• Plant tankmates: The banana plant does well with a variety of both fast and slow-growing plants. The banana plant will happily grow with plants such as Anubias, Hornwort, Java Moss, Java Fern, and the Amazon Sword plant. Do not overcrowd the tank with plants, as this causes them to compete for nutrients and lighting.
  • Lighting: The banana plant does well in moderately lit environments. You can choose to use either artificial lighting or natural lighting. For artificial lights, a 2 watt light with a spectrum between 5000 to 7000K is ideal.

Tips When Planting

Choosing a desirable space for your banana plant is easy to figure out. The banana plant is small enough to fit into small spaces within the aquarium. The plant may have a hard time staying in the substrate, you can use heavy decorations or plant weights to hold the plant in the substrate. The banana plant tends to naturally float.

The plant is ideal for the foreground of your aquarium where it can be seen to viewers.

If you choose the float the banana plant, ensure the water is rich in minerals as the plant’s roots will not have a nutrient-rich substrate to absorb for growth. The plant’s leaves should be pointed upright to ensure the leaves can receive adequate lighting.

Another planting option is inside of a heavy glass pot or cup with a nutritional sand substrate. If the plant is having trouble rooting into the substrate and begins to float, you can place washed and aquarium safe pebbles around the base to hold the plant in place.

7 Advantages of the Banana Plant in an Aquarium

  • The banana plant helps to keep your water in good condition and removes toxic elements from the water, namely ammonia, nitrite, and nitrates produced by the fish or invertebrates.
  • The banana plant adds an unusual and interesting plant piece to your aquarium.
  • Beginners to the aquatic plant hobby can easily start with the banana plant as a first-time aquatic plant.
  • Most species of fish will not attempt to eat the banana plant due to the thickness of the leaves, although this does not include invertebrates like snails.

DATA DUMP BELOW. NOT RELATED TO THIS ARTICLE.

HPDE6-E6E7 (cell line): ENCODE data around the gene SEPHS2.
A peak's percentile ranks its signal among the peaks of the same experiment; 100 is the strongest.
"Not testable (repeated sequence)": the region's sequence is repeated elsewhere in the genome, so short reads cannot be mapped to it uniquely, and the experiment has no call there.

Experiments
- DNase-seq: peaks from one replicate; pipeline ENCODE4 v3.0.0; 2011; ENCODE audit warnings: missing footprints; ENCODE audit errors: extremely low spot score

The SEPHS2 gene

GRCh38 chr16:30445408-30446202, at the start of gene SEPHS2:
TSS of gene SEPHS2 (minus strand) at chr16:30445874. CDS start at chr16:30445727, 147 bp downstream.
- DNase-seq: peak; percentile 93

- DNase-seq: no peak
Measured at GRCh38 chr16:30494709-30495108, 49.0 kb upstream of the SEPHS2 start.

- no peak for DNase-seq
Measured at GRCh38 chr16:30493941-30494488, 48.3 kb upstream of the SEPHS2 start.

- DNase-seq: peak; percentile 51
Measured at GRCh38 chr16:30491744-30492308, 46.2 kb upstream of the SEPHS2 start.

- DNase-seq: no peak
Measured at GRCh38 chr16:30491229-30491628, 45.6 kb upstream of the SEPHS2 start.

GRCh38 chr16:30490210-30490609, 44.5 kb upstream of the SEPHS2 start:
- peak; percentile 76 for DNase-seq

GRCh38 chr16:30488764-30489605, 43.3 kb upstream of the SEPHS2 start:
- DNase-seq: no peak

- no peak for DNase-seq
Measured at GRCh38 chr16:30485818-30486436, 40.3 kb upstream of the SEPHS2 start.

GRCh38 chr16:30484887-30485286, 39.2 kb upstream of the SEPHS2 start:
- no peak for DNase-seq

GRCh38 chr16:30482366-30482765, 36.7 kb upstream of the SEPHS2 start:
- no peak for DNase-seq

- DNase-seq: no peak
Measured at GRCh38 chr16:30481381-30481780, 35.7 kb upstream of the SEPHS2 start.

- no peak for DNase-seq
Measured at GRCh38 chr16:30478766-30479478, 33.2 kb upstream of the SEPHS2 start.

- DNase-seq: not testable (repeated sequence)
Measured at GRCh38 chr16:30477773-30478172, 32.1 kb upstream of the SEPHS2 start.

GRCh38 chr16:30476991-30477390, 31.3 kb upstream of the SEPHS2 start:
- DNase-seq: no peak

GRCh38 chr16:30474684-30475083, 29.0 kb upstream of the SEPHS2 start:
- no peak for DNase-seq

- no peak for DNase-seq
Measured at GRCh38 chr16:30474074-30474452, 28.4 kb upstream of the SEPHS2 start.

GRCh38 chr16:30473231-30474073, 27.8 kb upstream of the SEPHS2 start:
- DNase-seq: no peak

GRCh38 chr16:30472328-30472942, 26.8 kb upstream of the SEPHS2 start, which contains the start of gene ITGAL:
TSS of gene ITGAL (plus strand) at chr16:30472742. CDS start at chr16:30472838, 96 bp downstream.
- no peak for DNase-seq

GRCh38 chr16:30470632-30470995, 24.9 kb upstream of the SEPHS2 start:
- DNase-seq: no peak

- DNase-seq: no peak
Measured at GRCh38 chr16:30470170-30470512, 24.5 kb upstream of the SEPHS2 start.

• The banana plant grows in a simple way which will help you to do an effective health check without having to move intricate growing leaves and stems to see any pests or poor health signs.
  • The banana plant provides a resting place for betta fish due to the design of the leaves.
  • The plant provides shelter to fish who are sensitive to the lighting in the aquarium.

4 Concerns About Banana Plants

  • Due to the banana plant being hard to acquire, you may have to result in purchasing the plant online. You may find the plant will arrive at you in poor condition, riddled with parasites or pests, and brown or black leaves.
  • Some species of fish that can nibble through the thick leafy texture can eat the leaves in minutes. Due to the banana plant having a few leaves at a time with a simple structure, the leaves can easily be eaten completely off the plant.
  • The plant may carry diseases that can affect the aquatic life within the aquarium.
  • The thin roots may have a hard time staying rooted into the substrate.

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Final Thoughts

The banana plant can provide a beautiful aesthetic to your aquarium. The tubular above the roots are unusual and the most desirable physical aspect of this plant. Keeping the banana plant in its correct conditions has a magnitude of advantages. Although this plant is hard to come by, the search and price are worth it!

We hope this article has informed you of everything you need to know about the aquarium banana plant.

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Featured Image Credit: Pxhere